Today involved some disturbing developments I can't really write about; summary: a persistent trouble-maker who is a threat to the school community had to be handled by the authorities and, on the other hand, one of my mentees landed in trouble- again. It's really sad when a kid is trying to do well and either makes a tiny mistake or boneheaded, impulsive decision and allows their track record to speak for itself. I had bought a snickers bar for my mentee as part of our on-going behavioral plan, but now the outlook isn't so good. I don't want to over step the administration, but I'll probably call him tomorrow to hear his side of the issue. Relatedly, we continued with our rotation test prep schedule this morning, and my homeroom acted up bad enough to have the security office called on them. I was both upset and disappointed, since they had been praised as the best behaved class the weak before. As my students were quick to point out, the additional distraction of certain kids from suspensions changes the dynamic greatly. Nonetheless, I gave them a brief, stern lecture on how "innocent" bystanders become instigators when they laugh at and encourage troublemakers to clown around. One intriguing dynamic I've seen is that my more ambitious, mature students bring up my degree a fair amount when a classmate acts up badly or directs their disrespect towards me. During our open discussion today, one of my boys, who is a work in progress, declared: "man, if I went to Harvard, I wouldn't come down here!"
Rather than going into the topics I discussed here in my last post, I decided to meet the kids at their level by showing them the following:[caption id="" align="aligncenter" width="328" caption=""Who Run The World?""][/caption] I was very impressed by the insightful responses my students had as they analyzed this picture. Girl: "man, his pants are so low!" Boy: "This kids round here are phony thuggin'" Boy #2: "they'd pee their pants if they went to New York or Chicago!" Girl #2: "the white folk are laughing at us because they have more money than us!" Boy #3: "but we try to act like we have the power" Boy #4: "We need to get it together!" Yes, young man, we certainly do.
I’ve completed the first three parts of the pre-institute reading. Personally, it was not super helpful. I think it will be super helpful to those who have never been exposed to any women studies ideas and find that facts are the best argument and motivator to change. Or those who have role models. I’ve never had a role model. No seriously. I never looked up to anyone when I was young and wanted to be like them. Thinking about this the past few days made me wonder why. I never admired anyone the way people talk about the role models they had. I had examples of strong young adults: Boxcar Children, Nancy Drew, The Hardy Boys, Babysitter Club, and The American Girl Doll’s Books. And I think that made me believe in myself and hold myself to an unrealistic high standard. I never judged myself against others really. This I think is part of my problem when I’m reading this pre work so far. The direct instructions are “read and be inspired.” But since I often hold high expectations, the fact that these examples are meeting those expectations, makes me want TFA to answer the “so what?” question of research. So what that this guy radically redid education in Harlem? What does that teach me? That with the right location, and the right financial backing I too can make a change? I already knew that, that’s why I joined TFA. So what that this lady helped to add design to a school system in rural North Carolina? She had her own company that allowed her to have the financial backing to do that and the time. I guess that’s one of my problems with this stories: none of them are teachers doing something in the classroom with what they have. (Kopp’s book did have a few examples, but that’s all there were antidotal stories of a few people’s success). All of the examples showed people with financial resources making a difference. How is this supposed to inspire me? I won’t have that backing or ability? What am I supposed to do? The facts are what got me into TFA. Did you know in an urban society, kids are 2/3 more like than solider returning from Iraq to have PTSD? That there is a huge gap between test scores based on socio-economic factors? That not every kid has the opportunity for an excellent opportunity? (That is seriously shameful in the USA!) But of all the questions and all of the readings, it was a conversation with my roommate when I was expressing my sadness of the quality of instruction in this pre-work she asked me a question that was more helpful than anything TFA had asked so far:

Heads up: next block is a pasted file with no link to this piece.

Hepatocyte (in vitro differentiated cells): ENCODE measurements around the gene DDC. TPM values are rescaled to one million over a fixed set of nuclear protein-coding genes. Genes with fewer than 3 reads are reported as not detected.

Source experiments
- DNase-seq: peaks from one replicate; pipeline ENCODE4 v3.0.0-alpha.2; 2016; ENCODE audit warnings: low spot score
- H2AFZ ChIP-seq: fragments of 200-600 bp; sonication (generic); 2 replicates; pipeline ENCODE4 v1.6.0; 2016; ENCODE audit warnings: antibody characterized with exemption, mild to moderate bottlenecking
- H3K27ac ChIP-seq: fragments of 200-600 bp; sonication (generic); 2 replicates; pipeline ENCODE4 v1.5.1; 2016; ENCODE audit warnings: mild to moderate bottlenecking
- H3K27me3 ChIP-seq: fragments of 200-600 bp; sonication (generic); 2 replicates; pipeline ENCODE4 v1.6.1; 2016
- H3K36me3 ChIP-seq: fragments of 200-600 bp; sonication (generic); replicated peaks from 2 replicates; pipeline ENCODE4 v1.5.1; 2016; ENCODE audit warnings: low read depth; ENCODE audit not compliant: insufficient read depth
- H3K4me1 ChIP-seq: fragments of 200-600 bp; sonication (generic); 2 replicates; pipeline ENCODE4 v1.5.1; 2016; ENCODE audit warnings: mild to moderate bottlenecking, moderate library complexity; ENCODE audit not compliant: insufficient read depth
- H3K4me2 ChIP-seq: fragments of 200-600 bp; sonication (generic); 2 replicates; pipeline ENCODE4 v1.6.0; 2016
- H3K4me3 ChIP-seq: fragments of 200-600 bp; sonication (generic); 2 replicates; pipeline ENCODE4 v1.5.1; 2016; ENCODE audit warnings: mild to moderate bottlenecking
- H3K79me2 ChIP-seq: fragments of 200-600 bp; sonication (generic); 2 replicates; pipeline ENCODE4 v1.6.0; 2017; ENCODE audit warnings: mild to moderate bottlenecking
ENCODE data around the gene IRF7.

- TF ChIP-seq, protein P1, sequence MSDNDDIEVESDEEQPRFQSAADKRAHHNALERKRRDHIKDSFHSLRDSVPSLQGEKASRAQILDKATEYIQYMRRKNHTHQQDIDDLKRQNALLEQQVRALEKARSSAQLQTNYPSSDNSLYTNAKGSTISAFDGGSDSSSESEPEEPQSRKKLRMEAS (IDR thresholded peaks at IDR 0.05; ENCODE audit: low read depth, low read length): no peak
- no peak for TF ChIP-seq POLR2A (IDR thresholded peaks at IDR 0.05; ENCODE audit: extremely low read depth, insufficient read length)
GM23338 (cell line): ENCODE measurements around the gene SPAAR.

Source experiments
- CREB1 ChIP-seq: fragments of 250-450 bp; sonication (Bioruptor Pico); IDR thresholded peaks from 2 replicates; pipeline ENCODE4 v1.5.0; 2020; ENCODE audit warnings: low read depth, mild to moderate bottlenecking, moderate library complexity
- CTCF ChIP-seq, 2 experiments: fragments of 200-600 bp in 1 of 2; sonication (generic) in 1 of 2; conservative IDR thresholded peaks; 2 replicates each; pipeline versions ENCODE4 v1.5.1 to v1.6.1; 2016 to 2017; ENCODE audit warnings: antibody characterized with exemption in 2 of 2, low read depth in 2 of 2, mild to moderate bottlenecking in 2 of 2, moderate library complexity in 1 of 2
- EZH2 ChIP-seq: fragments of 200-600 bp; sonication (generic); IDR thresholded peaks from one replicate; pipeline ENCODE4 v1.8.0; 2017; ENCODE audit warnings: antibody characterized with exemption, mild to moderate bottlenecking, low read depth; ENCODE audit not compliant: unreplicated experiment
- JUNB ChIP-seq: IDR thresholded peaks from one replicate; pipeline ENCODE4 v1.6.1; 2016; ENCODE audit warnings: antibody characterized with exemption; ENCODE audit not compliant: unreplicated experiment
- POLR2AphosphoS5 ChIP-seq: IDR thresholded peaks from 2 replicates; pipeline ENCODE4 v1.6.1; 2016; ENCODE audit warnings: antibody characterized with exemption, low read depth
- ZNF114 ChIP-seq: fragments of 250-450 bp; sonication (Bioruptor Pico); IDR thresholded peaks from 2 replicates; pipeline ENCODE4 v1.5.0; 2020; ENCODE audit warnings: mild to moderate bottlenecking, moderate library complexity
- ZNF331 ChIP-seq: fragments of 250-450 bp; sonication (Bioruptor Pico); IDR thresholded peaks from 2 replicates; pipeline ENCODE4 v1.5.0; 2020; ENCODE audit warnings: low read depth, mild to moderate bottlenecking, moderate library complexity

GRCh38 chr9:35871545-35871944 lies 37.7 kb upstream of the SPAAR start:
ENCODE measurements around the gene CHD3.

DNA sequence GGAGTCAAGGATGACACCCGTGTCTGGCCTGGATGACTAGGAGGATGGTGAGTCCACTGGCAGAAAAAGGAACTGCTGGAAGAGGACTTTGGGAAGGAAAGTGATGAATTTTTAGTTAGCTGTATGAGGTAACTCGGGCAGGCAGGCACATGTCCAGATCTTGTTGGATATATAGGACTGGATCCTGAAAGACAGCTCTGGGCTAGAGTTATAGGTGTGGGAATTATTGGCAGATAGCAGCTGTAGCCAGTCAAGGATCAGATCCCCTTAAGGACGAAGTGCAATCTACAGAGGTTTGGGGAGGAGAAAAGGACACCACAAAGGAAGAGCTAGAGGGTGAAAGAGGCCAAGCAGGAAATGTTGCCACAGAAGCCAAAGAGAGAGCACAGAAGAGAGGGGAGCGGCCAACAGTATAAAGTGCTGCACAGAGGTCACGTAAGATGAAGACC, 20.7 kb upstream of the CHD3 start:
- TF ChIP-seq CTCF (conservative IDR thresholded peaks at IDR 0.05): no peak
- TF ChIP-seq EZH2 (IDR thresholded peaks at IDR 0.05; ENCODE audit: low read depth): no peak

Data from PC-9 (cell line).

What is your purpose as a teacher in TFA?Now, to be honest, with full disclosure: I had wanted to be a teacher when I was little (they say those dreams are the most important), but I was drawn to the State Department from 9th grade and it was a stronger draw. Then I heard about TFA and the ability to “try” teaching. I knew I needed a break from school and if I went on to a MA degree I wouldn’t make it. And I liked the mission of TFA. I believe in equality and that a person’s skin color or zip code should determine the rest of their life. While life isn’t fair, I believe in giving everyone an equal opportunity to succeed. And our education system is not doing that. It hasn’t for a long time. The fact that I never noticed that I never really learned about black American history before college, or the strong black role models (or Asian or Hispanic, etc.) before college, that I never had heard of why people would hate America before college, showed me the failings of our school system. And I came from your average middle class white single parent home. If I was missing that, what were those kids missing. I want to give these kids a chance to change their future. I want to show them what I fell in love with. I want them to know that someone cares for them. I want them to feel safe in my classroom. I want them to learn that they are not alone, that the world needs them. Yes, I want to change the world. But I have to accept that I won’t be doing that alone. That I can’t do that alone. I’m realistic in my expectations of myself and my first year of teaching. I don’t expect to move a mountain, but if I can show just one child that it is possible- then I have accomplished my job as a teacher. But how does that desire to change the world fit into TFA? Sure our mission statements are similar, and even the same outlook. But couldn’t I have just joined a alternative certification program? Why do this with TFA? Because movements have power, and large groups of people working together can change the world. I might not be able to lift a car. But with the right leverage and number of people- I can lift a car. I think the next section will be more about actual teaching strategies. We also have a call this week about the reading that we have done so far. Maybe that reading will really open up this work for me and explain why they are actually using it. *Note: I am sure it is helpful to someone somewhere. But it has not been for me. That’s all I’m saying.